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Healthcare Business News
Owen Dahl, consultant

Practice Makes Perfect: Improve patient satisfaction with a detailed and straightforward collection policy

By Owen Dahl
Posted: February 4, 2013 - 10:15 am ET

Last June, MGMA-ACMPE released the results of a questionnaire that ranked members' most pressing practice-management challenges. In this edition of “Practice Makes Perfect,” we'll tackle No. 7 on that list: Collecting from self-pay, high-deductible health plans and/or health savings account patients.

Do you remember a time when you've sifted through a stack of paperwork for answers? Or another when you've asked someone for help while reading through a complicated document but they can't answer your question either? I'm sure you can recall how frustrating that can be. And that's the last thing you want your patients to feel when they interact with the practice or the staff. Providing a clear and thoughtful explanation of your collection policies and having staff trained to handle any questions your patients have can help them feel more satisfied about their visit.

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Medical practices are increasingly collecting from self-pay patients. They are also working with patients who may have a high-deductible insurance plan, or maybe others who don't have insurance. This requires practice staff be knowledgeable and communicative about the organization's collection policy. It also requires an ample of amount of staff training. Here are a few policy and staff considerations for working with your patients on these matters:

Policy considerations

  • Develop a simple, broad statement that explains your financial policy, and distribute it to every new patient and post it on your website. The policy should define the patient's payment responsibilities, as well as the practice's billing and collections protocols, such as when:

    • a. Co-pays, deductibles and co-insurance will be collected;

    • b. The insurance company will be billed;

    • c. Statements will be sent;

    • d. Deposits are expected;

    • e. Discounts will be offered;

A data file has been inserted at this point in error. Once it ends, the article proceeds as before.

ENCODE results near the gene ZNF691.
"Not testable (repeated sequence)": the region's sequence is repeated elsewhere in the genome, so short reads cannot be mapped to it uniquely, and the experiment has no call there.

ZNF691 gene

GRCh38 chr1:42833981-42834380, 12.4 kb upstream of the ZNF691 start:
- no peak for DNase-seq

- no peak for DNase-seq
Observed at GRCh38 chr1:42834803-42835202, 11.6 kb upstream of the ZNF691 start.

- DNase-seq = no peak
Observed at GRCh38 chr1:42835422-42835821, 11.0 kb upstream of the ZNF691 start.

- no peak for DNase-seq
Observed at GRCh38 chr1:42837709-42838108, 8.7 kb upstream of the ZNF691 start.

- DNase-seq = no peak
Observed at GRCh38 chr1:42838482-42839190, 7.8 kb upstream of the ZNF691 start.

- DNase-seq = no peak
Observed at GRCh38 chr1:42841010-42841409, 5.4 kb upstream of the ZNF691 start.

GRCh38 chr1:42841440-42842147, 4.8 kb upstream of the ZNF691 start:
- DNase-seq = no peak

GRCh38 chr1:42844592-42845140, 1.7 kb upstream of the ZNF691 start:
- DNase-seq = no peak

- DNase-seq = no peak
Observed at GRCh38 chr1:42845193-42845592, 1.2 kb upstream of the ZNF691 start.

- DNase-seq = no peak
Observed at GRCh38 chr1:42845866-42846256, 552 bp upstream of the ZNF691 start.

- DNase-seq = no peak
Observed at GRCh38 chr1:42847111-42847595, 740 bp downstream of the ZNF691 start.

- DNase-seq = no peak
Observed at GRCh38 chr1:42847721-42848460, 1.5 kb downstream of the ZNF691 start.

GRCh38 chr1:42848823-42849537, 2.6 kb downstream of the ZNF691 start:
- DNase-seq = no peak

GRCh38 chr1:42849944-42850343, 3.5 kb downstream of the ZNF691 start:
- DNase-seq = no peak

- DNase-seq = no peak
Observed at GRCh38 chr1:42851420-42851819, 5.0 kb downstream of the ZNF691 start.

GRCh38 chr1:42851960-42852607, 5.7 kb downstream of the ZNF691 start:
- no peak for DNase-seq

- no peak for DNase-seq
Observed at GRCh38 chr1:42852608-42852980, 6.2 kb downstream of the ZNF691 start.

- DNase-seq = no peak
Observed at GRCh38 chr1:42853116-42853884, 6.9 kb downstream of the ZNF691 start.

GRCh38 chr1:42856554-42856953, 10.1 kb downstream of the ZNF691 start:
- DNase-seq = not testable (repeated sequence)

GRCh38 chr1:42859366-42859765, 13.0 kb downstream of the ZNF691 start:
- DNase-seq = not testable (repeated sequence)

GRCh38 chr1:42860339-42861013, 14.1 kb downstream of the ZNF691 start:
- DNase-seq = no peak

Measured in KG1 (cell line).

• f. The practice will charge interest or assess late fees;

    • g. Payment collection will occur (i.e. before or after the visit) and whether past-due balances will be collected in full or in part

  • Have your patients review and sign a copy of your policy and be sure to retain a copy of the signed document in your system.

  • Use your website and work with your bank or other sources to provide options for paying the balance due online. This is a convenient option for patients.

  • Remind patients of their co-pays and/or balances due when placing appointment reminder calls. Also, determine a minimum balance necessary before making personal requests for payment. It may not be wise to call on every account, but it could be beneficial to call on accounts with a balance greater than, say, $100.

Staff training

  • Train your staff—not once but often—to ensure that they are aware of the issues at hand; chart their progress and communicate areas for improvement.
  • Develop a collection policy. All items noted here should be written, agreed upon and given to the staff to use in their daily efforts to collect. This policy should go beyond just the patient balances and include the entire process of verification, authorization, claims submission, etc. In other words, define how the entire revenue cycle is managed.
  • Offer employees scripts to use when communicating your policy to patients. Use simple, consistent wording. For example, “How would you like to pay the balance due?” “Will you be using cash, check or credit card?” “You have a small balance remaining; can we add that to your credit card at this time?”
  • Monitor daily collections activities. Know how many patients with payments due have been paid in full. Note any discrepancies between what was due and the actual amount collected. Ask the staff to note instances when full payment was not received and why. This can become a training tool to address regular collections challenges. You can work through more “scripts” for patient interaction in the future.
An organized, thoughtful approach to patient collections that patients are informed of will improve your bottom line, but, more importantly, it will simplify the process for patients. Now is the time to review what you are doing and work together—physicians and practice staff—to achieve improved collections and increased patient satisfaction.

Owen Dahl
Independent consultant
Medical Group Management Association
Englewood, Colo.

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